A postal worker brought an action against dog owners to recover for injuries allegedly sustained when dog jumped on her while she was delivering mail to the owners' home. In affirming the denial of defendant’s motion for summary judgment, the court found that there factual issues as to whether the owners were aware of the potential danger from the dog and whether they took reasonable measures to prevent the dog from jumping on the plaintiff.
In an action to recover damages for personal injuries, the defendants appeal from an order of the Supreme Court, Orange County (Owen, J.), dated July 23, 2004, which denied their motion for summary judgment dismissing the complaint.
ORDERED that the order is affirmed, with costs.
The plaintiff, an employee of the United States Postal Service, was allegedly injured by the defendants' dog when she was delivering mail to the defendants' home. The dog allegedly ran out of the defendants' house and jumped on her. The plaintiff subsequently commenced this negligence action to recover damages for her injuries, alleging that the defendants were negligent in failing to secure and control their dog. The Supreme Court denied the defendant's motion for summary judgment dismissing the complaint. We affirm.
The defendants failed to meet their prima facie burden of establishing their entitlement to judgment as a matter of law. The plaintiff relied on a common-law negligence theory. Thus, the issue is whether or not the defendants breached a duty of care owed to the plaintiff by negligently failing to take reasonable measures to prevent a foreseeable injury ( see Colarusso v. Dunne, 286 A.D.2d 37, 732 N.Y.S.2d 424; see also Parente v. Chavez, 17 A.D.3d 648, 650, 793 N.Y.S.2d 517).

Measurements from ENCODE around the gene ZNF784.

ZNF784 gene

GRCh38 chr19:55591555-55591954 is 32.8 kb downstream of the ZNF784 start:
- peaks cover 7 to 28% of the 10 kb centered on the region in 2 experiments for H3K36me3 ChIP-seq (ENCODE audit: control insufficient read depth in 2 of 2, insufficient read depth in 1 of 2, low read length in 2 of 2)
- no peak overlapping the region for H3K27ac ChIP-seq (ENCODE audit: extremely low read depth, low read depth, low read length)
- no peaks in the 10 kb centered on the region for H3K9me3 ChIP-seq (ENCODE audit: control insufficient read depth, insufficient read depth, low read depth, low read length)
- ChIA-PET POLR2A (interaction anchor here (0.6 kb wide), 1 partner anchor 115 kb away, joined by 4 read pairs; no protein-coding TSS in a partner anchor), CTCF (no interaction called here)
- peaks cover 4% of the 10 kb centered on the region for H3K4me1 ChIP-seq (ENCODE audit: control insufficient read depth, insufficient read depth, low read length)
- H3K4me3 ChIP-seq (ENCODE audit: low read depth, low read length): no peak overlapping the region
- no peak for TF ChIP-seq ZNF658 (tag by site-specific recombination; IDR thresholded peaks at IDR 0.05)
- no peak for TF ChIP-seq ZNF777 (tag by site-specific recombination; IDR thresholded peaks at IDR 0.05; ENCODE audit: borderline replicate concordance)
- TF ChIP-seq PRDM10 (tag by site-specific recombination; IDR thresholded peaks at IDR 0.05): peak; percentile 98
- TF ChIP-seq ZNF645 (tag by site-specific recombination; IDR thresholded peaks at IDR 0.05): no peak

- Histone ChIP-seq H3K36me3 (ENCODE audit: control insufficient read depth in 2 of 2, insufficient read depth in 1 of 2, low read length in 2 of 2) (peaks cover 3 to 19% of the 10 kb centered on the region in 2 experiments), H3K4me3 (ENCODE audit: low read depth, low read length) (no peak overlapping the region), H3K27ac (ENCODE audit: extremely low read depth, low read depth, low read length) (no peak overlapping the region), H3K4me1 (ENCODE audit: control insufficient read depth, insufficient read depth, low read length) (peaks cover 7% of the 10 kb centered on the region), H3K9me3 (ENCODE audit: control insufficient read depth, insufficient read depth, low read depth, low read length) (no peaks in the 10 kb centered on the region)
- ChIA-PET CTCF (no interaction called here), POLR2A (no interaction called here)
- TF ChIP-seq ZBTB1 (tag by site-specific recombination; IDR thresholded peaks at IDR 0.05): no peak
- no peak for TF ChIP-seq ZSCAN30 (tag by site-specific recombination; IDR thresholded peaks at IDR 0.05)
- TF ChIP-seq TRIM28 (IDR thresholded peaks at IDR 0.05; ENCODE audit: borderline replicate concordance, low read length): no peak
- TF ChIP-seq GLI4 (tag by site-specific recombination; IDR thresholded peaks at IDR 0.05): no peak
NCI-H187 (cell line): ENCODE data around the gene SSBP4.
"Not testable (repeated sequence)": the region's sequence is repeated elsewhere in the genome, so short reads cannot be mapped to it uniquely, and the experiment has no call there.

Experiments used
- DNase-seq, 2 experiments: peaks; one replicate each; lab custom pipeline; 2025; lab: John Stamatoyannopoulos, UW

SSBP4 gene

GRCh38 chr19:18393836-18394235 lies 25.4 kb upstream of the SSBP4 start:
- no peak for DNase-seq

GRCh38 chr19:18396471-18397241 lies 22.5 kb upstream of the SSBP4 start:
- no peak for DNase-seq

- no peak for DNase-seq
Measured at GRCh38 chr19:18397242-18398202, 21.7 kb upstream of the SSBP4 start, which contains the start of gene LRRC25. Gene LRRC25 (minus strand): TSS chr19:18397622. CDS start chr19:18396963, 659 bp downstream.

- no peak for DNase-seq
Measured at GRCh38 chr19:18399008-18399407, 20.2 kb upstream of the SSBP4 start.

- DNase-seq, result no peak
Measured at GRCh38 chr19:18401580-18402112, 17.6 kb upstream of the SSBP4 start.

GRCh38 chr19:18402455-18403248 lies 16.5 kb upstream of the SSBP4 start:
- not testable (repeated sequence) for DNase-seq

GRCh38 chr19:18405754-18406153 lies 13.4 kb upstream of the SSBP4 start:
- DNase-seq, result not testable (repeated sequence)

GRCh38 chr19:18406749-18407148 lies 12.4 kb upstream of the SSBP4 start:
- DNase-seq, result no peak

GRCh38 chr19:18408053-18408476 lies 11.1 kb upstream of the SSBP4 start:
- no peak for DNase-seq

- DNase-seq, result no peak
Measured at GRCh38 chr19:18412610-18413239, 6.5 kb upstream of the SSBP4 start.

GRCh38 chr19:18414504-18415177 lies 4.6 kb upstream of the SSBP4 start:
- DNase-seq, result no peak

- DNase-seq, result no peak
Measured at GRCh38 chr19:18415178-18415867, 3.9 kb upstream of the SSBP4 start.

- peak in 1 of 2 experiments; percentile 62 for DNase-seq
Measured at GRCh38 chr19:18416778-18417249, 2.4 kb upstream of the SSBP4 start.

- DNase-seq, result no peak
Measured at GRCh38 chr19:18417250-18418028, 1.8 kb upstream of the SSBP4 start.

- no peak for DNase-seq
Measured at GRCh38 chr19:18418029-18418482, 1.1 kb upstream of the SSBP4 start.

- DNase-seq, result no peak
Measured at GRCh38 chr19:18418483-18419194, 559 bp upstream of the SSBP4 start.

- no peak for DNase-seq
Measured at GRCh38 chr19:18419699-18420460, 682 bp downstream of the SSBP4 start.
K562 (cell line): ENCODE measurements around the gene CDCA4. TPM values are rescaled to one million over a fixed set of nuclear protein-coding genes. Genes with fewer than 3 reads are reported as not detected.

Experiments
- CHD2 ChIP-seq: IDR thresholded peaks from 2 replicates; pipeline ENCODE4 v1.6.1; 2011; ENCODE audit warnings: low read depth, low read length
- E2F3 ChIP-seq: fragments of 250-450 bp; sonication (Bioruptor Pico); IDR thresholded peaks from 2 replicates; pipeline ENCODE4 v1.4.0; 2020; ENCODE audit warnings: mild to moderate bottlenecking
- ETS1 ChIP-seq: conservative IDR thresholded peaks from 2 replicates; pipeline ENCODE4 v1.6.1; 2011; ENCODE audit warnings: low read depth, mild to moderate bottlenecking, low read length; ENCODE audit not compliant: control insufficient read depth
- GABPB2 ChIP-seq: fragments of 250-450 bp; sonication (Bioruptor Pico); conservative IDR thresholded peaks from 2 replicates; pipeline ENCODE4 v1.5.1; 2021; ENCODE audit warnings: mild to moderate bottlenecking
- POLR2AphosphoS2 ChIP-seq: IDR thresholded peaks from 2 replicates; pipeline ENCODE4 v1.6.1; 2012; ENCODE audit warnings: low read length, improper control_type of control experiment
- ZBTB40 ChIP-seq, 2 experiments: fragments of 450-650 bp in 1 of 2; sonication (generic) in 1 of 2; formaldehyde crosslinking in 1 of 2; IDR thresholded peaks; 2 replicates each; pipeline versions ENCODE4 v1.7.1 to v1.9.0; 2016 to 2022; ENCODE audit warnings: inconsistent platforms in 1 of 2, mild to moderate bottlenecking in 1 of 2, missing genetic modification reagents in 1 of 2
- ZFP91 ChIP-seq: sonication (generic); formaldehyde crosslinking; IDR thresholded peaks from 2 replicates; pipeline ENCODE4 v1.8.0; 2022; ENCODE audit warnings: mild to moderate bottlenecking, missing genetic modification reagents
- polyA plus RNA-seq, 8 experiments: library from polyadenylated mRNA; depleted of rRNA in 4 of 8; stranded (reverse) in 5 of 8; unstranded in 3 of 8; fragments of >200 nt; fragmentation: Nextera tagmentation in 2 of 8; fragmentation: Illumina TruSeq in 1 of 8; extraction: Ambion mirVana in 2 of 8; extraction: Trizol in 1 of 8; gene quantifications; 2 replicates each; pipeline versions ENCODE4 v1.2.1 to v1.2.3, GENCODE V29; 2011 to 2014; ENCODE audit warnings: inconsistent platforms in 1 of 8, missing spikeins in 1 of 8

The defendants correctly contend that Town of New Windsor Code § 14-5, which prohibits unleashed dogs in public places including public streets, is inapplicable under the facts of this case on the ground that there was no evidence that the dog was off the defendants' property on a public street.
However, the defendants' deposition testimony indicates that the dog would jump up on his hind legs, and would not respond to commands to return to the house. The defendants claimed that they exercised precautions in restraining their 100-pound dog in the backyard whenever strangers came to the door. However, those precautions were not taken on the instant occasion. Further, the deposition testimony indicated that the 81-year-old defendant, John Craig, had difficulty controlling the dog on his own. Based upon the defendants' deposition testimony, there are triable issues of fact, inter alia, as to whether the defendants should have been aware of a potential danger and whether the defendants took proper precautions under the circumstances ( see Goldberg v. LoRusso, 288 A.D.2d 257, 733 N.Y.S.2d 117).